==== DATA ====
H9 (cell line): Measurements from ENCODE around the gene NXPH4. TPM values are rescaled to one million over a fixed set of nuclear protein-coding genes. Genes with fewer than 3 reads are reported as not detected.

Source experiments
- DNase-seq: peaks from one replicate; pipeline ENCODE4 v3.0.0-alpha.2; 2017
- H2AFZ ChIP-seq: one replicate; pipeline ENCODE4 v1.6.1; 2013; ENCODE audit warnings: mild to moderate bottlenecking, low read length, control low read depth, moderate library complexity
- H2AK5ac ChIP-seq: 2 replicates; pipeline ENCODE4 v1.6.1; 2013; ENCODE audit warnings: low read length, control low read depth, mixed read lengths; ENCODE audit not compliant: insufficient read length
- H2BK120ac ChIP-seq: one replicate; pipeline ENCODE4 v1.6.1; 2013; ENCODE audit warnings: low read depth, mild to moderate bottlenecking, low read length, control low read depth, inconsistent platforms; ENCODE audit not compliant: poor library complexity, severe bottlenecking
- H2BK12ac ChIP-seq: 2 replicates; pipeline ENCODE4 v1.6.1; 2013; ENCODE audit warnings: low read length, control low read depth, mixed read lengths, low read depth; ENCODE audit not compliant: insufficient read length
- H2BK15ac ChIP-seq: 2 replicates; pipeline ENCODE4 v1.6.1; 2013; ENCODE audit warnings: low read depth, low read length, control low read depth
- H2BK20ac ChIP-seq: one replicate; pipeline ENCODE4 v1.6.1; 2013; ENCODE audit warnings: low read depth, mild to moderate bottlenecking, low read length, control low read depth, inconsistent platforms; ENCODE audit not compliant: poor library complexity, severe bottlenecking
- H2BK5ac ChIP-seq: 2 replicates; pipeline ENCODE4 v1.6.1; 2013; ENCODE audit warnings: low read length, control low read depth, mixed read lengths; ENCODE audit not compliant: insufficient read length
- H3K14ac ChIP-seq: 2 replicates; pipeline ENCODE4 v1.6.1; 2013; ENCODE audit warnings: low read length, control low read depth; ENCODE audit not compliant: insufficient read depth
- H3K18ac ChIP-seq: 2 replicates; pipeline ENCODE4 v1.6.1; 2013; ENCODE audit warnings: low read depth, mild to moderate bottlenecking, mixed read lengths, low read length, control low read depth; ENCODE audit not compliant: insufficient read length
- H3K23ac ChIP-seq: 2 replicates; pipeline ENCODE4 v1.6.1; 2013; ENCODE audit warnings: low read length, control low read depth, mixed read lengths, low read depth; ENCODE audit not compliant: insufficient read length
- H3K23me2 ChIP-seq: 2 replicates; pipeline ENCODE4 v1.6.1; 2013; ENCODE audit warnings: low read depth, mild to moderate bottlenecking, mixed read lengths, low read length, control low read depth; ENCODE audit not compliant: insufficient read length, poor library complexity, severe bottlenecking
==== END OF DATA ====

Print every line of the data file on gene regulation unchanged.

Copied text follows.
H9 (cell line): Measurements from ENCODE around the gene NXPH4. TPM values are rescaled to one million over a fixed set of nuclear protein-coding genes. Genes with fewer than 3 reads are reported as not detected.

Source experiments
- DNase-seq: peaks from one replicate; pipeline ENCODE4 v3.0.0-alpha.2; 2017
- H2AFZ ChIP-seq: one replicate; pipeline ENCODE4 v1.6.1; 2013; ENCODE audit warnings: mild to moderate bottlenecking, low read length, control low read depth, moderate library complexity
- H2AK5ac ChIP-seq: 2 replicates; pipeline ENCODE4 v1.6.1; 2013; ENCODE audit warnings: low read length, control low read depth, mixed read lengths; ENCODE audit not compliant: insufficient read length
- H2BK120ac ChIP-seq: one replicate; pipeline ENCODE4 v1.6.1; 2013; ENCODE audit warnings: low read depth, mild to moderate bottlenecking, low read length, control low read depth, inconsistent platforms; ENCODE audit not compliant: poor library complexity, severe bottlenecking
- H2BK12ac ChIP-seq: 2 replicates; pipeline ENCODE4 v1.6.1; 2013; ENCODE audit warnings: low read length, control low read depth, mixed read lengths, low read depth; ENCODE audit not compliant: insufficient read length
- H2BK15ac ChIP-seq: 2 replicates; pipeline ENCODE4 v1.6.1; 2013; ENCODE audit warnings: low read depth, low read length, control low read depth
- H2BK20ac ChIP-seq: one replicate; pipeline ENCODE4 v1.6.1; 2013; ENCODE audit warnings: low read depth, mild to moderate bottlenecking, low read length, control low read depth, inconsistent platforms; ENCODE audit not compliant: poor library complexity, severe bottlenecking
- H2BK5ac ChIP-seq: 2 replicates; pipeline ENCODE4 v1.6.1; 2013; ENCODE audit warnings: low read length, control low read depth, mixed read lengths; ENCODE audit not compliant: insufficient read length
- H3K14ac ChIP-seq: 2 replicates; pipeline ENCODE4 v1.6.1; 2013; ENCODE audit warnings: low read length, control low read depth; ENCODE audit not compliant: insufficient read depth
- H3K18ac ChIP-seq: 2 replicates; pipeline ENCODE4 v1.6.1; 2013; ENCODE audit warnings: low read depth, mild to moderate bottlenecking, mixed read lengths, low read length, control low read depth; ENCODE audit not compliant: insufficient read length
- H3K23ac ChIP-seq: 2 replicates; pipeline ENCODE4 v1.6.1; 2013; ENCODE audit warnings: low read length, control low read depth, mixed read lengths, low read depth; ENCODE audit not compliant: insufficient read length
- H3K23me2 ChIP-seq: 2 replicates; pipeline ENCODE4 v1.6.1; 2013; ENCODE audit warnings: low read depth, mild to moderate bottlenecking, mixed read lengths, low read length, control low read depth; ENCODE audit not compliant: insufficient read length, poor library complexity, severe bottlenecking